Humans spent years of their life learning the meaning of words and how to respond to them. Even after we learned the basics, we never stop expanding our knowledge, with new, more sophisticated words and sentence structures or even by learning another language. We achieve this by permanently consuming and producing language over an extended period of time. Considering most dialogue systems do not spend years of practising with human conversation partners before they are deployed, how can they obtain the ability to hold a conversation?
Traditionally, a dialogue system uses a predefined model that specifies everything the user and the system can say. Hand-crafted rules or a dialogue policy learned from training data are used to determine the exact reaction of the dialogue system at any given time. While this results in reasonable system behaviour, it restricts the flexibility to react to unknown user requests.
In the KRISTINA project, we have the possibility to search the web for relevant information and include this information in the dialogue (If you haven't already, read last month's article. It's interesting, I promise.). This means that the KRISTINA system can be more flexible in the answers it provides since new options can be retrieved from the web at any time. However, that also implies that we can't know beforehand all the things KRISTINA is able to say. Even worse, the user has to have the opportunity to query the newly gathered information for it to get used, so we also don't want to restrict the user in what they can say. So, if we know neither what the user can say nor what the system can answer, how can we determine good system behaviour?
To solve this difficulty, we rely on generalisation. The dialogue policy is no longer defined for concrete user and system utterances but rather for their general properties. As a first step, the concrete rule 'if the user asks what Stefan's favourite food is, reply Stefan's favourite food is steak' can be made more general, such as 'if the user asks something that contains Stefan, food, and favourite, choose an answer that contains Stefan, favourite, food and the name of a dish'. While such simple generalised dialogue policies no longer require knowledge of the exact user and system utterances, they still rely on knowledge about the important semantic concepts that can occur. Assuming the rule for favourite food exists, but a question about favourite sweets has not been foreseen, this kind of generalisation will not help to find the suitable system response. However, we can use a concept hierarchy to see that sweets are a kind of food and can therefore be handled similarly. In the concept hierarchy sweets would be defined as a subclass of food. Lacking a rule for a question about Stefan, sweets, and favourite, the dialogue system will try to find a more general rule and apply it. If more than one possible answer exists (e.g. 'Stefan's favourite sweets are cakes.' and 'Stefan's favourite vegetables are mushrooms.'), the one that has the most common concepts with the original user utterance is chosen. Apart from the concept hierarchy, we can also utilise semantic relationships between concepts to find suitable rules for unknown concepts. The question 'What is Stefan's favourite recipe?' is very similar to requesting Stefan's favourite food, however, in a concept hierarchy there is no connection between food and recipe. By analysing huge amounts of data, we can see which concepts are often used in the same context and thereby estimate the extent of their semantic interrelation. If two concepts are semantically similar, it is likely that applying the same rule will result in a good system behaviour.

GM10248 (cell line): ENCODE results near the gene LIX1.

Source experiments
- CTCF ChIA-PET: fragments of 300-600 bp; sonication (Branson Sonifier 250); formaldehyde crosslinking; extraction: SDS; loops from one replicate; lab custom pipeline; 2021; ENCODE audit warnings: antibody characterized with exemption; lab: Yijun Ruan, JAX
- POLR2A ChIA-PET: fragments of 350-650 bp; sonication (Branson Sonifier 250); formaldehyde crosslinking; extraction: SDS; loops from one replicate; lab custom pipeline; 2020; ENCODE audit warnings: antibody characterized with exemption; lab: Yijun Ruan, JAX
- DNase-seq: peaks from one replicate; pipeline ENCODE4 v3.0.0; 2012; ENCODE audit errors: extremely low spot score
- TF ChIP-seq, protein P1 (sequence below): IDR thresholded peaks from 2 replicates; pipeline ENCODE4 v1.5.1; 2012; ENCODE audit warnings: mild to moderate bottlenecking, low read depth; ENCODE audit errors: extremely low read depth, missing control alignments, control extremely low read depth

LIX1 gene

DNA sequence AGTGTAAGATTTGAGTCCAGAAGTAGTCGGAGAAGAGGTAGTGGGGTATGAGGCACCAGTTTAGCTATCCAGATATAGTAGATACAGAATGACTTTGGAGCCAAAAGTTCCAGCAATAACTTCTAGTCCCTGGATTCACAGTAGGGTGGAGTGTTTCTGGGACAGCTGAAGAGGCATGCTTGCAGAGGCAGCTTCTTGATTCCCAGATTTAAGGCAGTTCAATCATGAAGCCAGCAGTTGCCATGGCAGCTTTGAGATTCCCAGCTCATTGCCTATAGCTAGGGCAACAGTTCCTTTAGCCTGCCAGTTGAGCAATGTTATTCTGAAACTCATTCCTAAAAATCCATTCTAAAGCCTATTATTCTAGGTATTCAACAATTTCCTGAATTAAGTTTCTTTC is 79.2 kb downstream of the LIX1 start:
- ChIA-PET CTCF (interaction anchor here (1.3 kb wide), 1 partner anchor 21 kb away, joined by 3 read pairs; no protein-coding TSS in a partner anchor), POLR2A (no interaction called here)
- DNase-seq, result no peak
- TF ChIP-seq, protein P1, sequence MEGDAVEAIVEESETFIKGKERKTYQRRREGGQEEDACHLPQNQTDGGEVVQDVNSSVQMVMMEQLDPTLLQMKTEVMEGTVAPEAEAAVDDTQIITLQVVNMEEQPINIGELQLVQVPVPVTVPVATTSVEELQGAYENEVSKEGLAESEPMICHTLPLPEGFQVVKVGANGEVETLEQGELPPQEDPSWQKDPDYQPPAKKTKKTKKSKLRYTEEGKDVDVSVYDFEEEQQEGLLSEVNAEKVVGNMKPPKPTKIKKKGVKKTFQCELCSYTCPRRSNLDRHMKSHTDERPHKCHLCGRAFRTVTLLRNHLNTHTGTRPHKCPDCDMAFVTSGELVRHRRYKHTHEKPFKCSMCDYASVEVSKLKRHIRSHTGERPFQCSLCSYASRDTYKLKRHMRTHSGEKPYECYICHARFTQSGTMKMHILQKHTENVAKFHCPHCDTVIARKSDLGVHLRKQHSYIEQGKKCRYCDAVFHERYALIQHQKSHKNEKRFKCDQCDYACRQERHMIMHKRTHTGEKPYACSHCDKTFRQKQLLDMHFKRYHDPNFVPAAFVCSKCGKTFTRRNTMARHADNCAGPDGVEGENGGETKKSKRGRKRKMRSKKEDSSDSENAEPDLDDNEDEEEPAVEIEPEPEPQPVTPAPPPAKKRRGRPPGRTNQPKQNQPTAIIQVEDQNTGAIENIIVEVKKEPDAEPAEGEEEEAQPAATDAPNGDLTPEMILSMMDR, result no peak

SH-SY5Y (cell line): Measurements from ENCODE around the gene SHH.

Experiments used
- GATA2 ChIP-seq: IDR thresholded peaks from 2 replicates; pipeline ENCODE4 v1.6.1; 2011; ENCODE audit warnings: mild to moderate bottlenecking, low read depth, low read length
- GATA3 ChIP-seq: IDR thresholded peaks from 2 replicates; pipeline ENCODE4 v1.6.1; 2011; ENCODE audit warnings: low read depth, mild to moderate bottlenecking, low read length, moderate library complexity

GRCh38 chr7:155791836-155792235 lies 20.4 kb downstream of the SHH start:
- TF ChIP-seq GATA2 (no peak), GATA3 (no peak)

Despite our best efforts it is almost impossible to guarantee the dialogue system will be able to react adequately to anything the user might say. If all else fails, a dialogue system can still learn a lesson from the countless humans that just don't know what their conversation partner is trying to tell them: say anything and hope for the best. Or just get over yourself and admit you're at a loss.